I have just finished reading this book about Clive Caldwell who was Australia's greatest fighter pilot during World War II. There is, (quite obviously), a lot written about aeroplanes throughout the book, but I found this an extremely interesting read.
One thing which struck me as I read was how really nothing has changed in the theatre of war nor our treatment of the men who fight on that stage.
Clive Caldwell could have been writing about today when he wrote the following while fighting in the Middle East in 1941:
"Tomorrow, this indifferent Pole or Jem the quiet man or old MacWilliams or myself would cross into the ranks of the newly dead, and join the countless numbers of those who had once watched the sun setting in a flash of green light at the rim of the desert and found even the smell of fried bully beef acceptable. It began to seem as if I was condemned to wander around the world engaged in a futile war until a bullet or a crash singled me out and gave me the answer to all the questions asked since childhood.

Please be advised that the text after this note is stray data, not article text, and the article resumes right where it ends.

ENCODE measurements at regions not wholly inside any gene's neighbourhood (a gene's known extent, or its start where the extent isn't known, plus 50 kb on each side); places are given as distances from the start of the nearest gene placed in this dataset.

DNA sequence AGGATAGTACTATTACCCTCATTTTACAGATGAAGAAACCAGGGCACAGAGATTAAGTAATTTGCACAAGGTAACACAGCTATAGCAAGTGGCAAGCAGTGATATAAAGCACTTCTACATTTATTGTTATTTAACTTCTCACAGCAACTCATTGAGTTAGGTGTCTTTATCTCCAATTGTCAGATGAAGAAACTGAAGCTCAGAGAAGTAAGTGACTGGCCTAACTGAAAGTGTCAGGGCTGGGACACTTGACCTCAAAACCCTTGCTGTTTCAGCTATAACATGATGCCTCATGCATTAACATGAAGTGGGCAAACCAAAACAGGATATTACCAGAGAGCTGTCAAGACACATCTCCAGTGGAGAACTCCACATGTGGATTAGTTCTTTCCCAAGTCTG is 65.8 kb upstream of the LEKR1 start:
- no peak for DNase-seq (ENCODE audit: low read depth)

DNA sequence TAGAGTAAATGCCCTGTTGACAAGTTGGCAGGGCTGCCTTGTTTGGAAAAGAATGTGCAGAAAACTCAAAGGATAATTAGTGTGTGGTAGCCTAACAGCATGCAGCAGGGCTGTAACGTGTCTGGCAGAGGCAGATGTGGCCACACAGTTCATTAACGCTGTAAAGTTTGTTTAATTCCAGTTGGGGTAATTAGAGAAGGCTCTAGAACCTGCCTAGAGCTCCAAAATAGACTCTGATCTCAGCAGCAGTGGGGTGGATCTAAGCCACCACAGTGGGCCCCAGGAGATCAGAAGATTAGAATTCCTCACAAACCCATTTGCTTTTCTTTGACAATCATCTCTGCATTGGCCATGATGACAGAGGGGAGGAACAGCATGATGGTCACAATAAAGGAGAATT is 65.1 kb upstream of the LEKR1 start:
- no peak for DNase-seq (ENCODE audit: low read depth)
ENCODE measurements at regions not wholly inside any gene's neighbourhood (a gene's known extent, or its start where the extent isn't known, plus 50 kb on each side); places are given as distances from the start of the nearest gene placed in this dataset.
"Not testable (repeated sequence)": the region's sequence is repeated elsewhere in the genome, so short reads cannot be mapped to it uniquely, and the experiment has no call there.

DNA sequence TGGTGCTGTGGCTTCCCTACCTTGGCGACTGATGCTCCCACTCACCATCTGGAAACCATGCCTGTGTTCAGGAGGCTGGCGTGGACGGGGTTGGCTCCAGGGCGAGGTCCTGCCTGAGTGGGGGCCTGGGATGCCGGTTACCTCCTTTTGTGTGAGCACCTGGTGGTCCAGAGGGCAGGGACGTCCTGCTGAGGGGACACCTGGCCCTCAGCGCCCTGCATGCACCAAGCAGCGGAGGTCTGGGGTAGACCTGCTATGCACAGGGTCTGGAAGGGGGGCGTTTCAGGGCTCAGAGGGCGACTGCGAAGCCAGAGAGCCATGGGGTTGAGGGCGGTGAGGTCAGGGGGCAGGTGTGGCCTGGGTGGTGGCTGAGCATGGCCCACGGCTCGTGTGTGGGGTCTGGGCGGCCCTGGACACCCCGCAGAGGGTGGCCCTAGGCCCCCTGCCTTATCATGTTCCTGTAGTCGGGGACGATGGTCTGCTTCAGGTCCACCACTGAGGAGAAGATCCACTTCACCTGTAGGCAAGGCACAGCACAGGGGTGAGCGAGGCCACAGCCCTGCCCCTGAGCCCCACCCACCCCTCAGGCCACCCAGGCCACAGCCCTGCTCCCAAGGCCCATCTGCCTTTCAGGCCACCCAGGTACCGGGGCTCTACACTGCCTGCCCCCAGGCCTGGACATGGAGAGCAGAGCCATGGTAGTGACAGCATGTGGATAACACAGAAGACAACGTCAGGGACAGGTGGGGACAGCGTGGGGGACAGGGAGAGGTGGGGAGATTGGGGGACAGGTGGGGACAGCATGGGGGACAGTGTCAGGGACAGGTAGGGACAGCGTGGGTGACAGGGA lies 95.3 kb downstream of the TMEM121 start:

We quarrel among ourselves until one of our number is attacked by someone outside the circle. Afterwards, if they survive, they persuade themselves that they share the glory with the high commanders who get the knighthoods and the public acclaim. The abysmal folly of it all. We gather together half a million men, equip them at a fabulous cost, transport them God knows how many thousands of miles then engage in a death struggle with total strangers for causes that remain obscure. At the end of it what do we do? Break our promises to the survivors whom a grateful nation…. will not need again".